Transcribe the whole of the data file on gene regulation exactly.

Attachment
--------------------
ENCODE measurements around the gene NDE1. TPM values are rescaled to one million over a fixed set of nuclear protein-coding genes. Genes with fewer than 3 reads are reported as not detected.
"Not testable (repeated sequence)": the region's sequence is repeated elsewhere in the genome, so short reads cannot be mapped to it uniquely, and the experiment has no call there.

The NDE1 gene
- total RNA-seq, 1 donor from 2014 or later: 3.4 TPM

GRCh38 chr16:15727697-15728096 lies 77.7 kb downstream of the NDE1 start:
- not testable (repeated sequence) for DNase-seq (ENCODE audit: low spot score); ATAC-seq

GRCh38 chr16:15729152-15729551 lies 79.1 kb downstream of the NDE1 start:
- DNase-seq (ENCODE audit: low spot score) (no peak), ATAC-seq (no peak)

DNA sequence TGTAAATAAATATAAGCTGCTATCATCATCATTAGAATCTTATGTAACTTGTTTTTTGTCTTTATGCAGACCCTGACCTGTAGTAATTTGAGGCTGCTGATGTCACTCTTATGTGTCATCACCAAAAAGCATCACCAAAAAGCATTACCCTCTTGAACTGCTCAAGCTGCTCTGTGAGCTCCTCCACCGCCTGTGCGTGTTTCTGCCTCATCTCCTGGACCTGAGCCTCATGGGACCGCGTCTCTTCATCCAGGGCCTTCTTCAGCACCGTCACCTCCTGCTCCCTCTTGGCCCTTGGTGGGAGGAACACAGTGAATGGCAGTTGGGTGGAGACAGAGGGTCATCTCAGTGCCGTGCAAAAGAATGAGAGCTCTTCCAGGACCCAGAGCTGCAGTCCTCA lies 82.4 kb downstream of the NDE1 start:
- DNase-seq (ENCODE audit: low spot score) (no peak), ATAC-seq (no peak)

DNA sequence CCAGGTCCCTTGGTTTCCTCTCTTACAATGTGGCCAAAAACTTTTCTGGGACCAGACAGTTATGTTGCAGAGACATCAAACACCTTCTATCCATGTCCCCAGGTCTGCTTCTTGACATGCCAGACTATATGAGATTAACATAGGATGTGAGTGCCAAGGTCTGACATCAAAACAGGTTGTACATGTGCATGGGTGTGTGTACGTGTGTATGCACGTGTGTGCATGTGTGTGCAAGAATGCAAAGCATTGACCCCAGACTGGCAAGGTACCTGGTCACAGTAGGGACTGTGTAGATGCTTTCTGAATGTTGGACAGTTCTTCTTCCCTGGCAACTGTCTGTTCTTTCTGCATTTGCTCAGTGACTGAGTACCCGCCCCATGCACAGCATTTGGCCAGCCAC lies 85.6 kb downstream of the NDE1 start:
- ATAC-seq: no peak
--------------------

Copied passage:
ENCODE measurements around the gene NDE1. TPM values are rescaled to one million over a fixed set of nuclear protein-coding genes. Genes with fewer than 3 reads are reported as not detected.
"Not testable (repeated sequence)": the region's sequence is repeated elsewhere in the genome, so short reads cannot be mapped to it uniquely, and the experiment has no call there.

The NDE1 gene
- total RNA-seq, 1 donor from 2014 or later: 3.4 TPM

GRCh38 chr16:15727697-15728096 lies 77.7 kb downstream of the NDE1 start:
- not testable (repeated sequence) for DNase-seq (ENCODE audit: low spot score); ATAC-seq

GRCh38 chr16:15729152-15729551 lies 79.1 kb downstream of the NDE1 start:
- DNase-seq (ENCODE audit: low spot score) (no peak), ATAC-seq (no peak)

DNA sequence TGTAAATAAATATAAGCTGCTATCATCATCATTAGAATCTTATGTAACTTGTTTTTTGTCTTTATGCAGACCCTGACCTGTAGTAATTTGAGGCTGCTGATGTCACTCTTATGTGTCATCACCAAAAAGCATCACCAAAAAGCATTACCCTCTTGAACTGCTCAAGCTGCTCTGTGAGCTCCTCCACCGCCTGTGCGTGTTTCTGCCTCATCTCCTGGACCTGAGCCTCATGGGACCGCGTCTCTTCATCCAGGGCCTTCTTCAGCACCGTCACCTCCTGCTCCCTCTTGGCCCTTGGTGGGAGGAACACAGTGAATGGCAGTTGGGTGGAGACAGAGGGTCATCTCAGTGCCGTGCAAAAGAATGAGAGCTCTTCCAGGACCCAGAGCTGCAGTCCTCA lies 82.4 kb downstream of the NDE1 start:
- DNase-seq (ENCODE audit: low spot score) (no peak), ATAC-seq (no peak)

DNA sequence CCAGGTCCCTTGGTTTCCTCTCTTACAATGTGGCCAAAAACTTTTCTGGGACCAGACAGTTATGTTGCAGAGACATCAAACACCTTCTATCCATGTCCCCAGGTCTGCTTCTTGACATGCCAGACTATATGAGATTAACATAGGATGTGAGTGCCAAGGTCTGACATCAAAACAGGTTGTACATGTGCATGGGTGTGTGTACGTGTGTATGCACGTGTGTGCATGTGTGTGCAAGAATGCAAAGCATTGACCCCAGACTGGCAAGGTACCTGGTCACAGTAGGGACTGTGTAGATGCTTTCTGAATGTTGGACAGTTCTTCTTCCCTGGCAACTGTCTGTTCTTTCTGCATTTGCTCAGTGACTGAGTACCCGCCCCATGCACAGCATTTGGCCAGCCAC lies 85.6 kb downstream of the NDE1 start:
- ATAC-seq: no peak